We have been discussing some key principles for caregivers to help children maintain appropriate boundaries, structure and self-regulation. Principle #4 is vital to help children understand the rules: caregivers should draw up a list of absolute, non-negotiable rules and standards that the child must adhere to. Then, caregivers should communicate them clearly to the child and be consistent in enforcing them. Below are several helpful ideas in what rules to make and how to communicate them.
How to make and enforce rules of discipline for children
First, caregivers need to recognize that not every behavior requires a rule. To prevent frustrating both caregiver and child, rules need to be kept to a minimum so that they can be consistently enforced. Too many rules create a negative environment for both caregiver and child and become too cumbersome to enforce.
Rules typically fall into three categories: safety, morality and social-conventional (which deals more with structures and routines in the home or care-giving environment). This last category reflects values that are considerate of others like respect and courtesy.
Here are some examples of each category.
- Physical safety – Do not run across the street without looking. Or, do not talk to a stranger or get into a car with a stranger.
- Morality – There will be no violence (hitting, biting) in the house. Or, you need to respect other people’s property.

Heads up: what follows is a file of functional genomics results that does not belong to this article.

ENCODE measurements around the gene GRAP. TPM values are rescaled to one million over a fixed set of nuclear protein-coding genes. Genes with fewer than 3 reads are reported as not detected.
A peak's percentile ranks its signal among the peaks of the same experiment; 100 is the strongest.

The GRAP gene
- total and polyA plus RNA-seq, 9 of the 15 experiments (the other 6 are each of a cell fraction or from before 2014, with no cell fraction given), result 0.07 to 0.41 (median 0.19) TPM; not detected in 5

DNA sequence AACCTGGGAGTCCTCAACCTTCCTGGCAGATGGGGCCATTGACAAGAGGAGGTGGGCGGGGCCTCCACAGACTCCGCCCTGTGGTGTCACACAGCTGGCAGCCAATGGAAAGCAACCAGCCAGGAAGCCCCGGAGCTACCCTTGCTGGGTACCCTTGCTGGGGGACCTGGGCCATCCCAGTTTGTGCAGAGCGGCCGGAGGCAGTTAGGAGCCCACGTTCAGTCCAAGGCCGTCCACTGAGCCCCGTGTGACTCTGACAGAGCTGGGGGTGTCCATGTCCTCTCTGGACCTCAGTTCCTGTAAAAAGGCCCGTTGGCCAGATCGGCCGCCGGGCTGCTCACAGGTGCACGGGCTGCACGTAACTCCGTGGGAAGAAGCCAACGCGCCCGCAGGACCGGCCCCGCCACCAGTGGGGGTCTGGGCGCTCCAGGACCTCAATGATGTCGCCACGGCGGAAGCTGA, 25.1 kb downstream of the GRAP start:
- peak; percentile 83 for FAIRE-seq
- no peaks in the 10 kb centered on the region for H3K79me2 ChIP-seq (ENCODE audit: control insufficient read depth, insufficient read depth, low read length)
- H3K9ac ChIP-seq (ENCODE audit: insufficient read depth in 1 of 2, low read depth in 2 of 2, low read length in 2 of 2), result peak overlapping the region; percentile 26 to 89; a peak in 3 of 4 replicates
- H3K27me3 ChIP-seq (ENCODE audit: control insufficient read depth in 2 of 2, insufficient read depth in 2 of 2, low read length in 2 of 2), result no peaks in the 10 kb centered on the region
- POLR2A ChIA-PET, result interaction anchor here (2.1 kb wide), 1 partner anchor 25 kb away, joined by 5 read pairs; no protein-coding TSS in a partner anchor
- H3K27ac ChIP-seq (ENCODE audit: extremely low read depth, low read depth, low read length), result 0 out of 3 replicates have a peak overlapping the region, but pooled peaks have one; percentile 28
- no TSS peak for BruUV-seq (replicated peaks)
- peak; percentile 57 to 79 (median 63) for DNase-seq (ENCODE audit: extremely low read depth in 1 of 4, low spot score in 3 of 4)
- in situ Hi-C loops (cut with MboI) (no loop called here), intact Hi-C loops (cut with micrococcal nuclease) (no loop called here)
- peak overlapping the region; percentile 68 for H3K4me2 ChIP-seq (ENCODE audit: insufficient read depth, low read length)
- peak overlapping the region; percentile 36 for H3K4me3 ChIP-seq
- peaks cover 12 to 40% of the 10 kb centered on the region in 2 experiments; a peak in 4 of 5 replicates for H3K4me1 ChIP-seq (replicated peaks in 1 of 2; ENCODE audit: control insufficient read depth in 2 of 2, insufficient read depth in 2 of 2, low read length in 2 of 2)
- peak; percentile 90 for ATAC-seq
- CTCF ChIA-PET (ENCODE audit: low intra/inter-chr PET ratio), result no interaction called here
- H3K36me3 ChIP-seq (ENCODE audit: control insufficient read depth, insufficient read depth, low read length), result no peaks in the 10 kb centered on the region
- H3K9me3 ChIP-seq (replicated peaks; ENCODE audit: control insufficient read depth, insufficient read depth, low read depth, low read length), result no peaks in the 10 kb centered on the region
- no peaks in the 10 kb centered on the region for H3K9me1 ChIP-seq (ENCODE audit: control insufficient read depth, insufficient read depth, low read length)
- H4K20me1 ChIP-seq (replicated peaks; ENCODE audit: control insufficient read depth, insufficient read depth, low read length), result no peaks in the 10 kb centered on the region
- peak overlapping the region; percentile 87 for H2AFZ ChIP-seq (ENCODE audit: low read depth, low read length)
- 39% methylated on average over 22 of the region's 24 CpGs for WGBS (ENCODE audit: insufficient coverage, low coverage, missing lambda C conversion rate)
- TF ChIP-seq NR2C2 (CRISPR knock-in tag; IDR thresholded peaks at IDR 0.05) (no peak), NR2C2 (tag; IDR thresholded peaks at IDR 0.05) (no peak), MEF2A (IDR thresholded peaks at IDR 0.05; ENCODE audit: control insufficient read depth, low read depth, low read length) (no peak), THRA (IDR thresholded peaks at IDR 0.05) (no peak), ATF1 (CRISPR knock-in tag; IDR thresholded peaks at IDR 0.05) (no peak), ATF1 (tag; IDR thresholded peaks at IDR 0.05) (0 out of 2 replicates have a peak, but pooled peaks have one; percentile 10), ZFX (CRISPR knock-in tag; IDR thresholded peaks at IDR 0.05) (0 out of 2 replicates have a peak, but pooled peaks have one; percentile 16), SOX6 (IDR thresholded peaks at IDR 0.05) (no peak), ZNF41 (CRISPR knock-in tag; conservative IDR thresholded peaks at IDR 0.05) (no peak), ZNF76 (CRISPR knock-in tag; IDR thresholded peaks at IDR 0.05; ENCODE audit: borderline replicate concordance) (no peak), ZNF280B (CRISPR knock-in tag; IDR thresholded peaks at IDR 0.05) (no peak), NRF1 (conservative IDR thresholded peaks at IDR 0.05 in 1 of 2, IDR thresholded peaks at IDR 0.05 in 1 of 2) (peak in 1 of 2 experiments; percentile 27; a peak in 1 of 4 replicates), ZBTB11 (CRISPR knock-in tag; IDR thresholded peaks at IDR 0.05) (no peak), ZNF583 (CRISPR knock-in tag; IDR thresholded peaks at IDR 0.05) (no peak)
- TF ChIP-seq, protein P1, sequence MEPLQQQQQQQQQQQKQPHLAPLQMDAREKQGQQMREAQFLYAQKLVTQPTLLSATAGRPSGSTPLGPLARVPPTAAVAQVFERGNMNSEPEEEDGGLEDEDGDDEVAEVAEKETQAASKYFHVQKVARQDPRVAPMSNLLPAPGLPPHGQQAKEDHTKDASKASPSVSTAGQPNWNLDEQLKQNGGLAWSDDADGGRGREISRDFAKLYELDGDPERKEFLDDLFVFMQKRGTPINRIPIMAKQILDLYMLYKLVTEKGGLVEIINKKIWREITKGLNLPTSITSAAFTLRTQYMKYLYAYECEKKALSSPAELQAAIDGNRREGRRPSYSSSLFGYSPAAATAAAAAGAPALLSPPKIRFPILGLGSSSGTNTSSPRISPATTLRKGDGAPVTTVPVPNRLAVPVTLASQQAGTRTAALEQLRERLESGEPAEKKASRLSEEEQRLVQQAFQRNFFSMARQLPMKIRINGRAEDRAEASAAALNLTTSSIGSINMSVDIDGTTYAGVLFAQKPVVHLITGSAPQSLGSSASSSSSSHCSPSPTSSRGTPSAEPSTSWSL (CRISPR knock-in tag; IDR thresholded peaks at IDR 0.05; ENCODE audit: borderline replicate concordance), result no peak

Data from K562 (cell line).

- Social/conventional – Everyone will pick up his or her own toys and clothes. Or, children must adhere to the bedtime routine.
Communicate rules in simple language
I suggest no more than 4 or 5 rules per category. Also, word them in a way that the child can understand.
Talk through how the rules need to be applied to everyday situations. This will help the child be clear about each one and how it affects them and others. The more clearly a child understands why the rules are in place and their impact, the easier it will be for him or her to comply.
Each of us who have children can attest, children have a lot of difficulty remembering rules, particularly when they are involved in activities they really enjoy. So, it is quite helpful for caregivers to write down the rules or use pictures to make them understandable and clear for the children who do not know how to read.
Once the rules are explained and understood, it is critical that they be enforced consistently. Once children feel they can break the rules, they will have no reason to keep desired behavior going indefinitely.
The danger in making assumptions about rules
Though some of these points of application may seem to be common sense, those of us who work with children and families recognize that many times parents and caregivers make assumptions about what children know and understand about the rules. With the changes in growth, brain development, ages and stages and other circumstances, the vital rules can be easily lost and the family can slip into chaos.
It is also helpful to revisit the rules every year to see if the environment or circumstances have changed which may merit a slight or significant revision of the rules. Revisiting the rules also keeps them clear, relevant and communicated on a more regular basis.
We all need structure and boundaries in order to keep our lives orderly, safe and moving in a positive direction. If that is true for adults, it is essential for our children.
Gerry Vassar, President/CEO, Lakeside Educational Network
Information taken from Pathways to Competence, Sarah Landy, p. 403-404.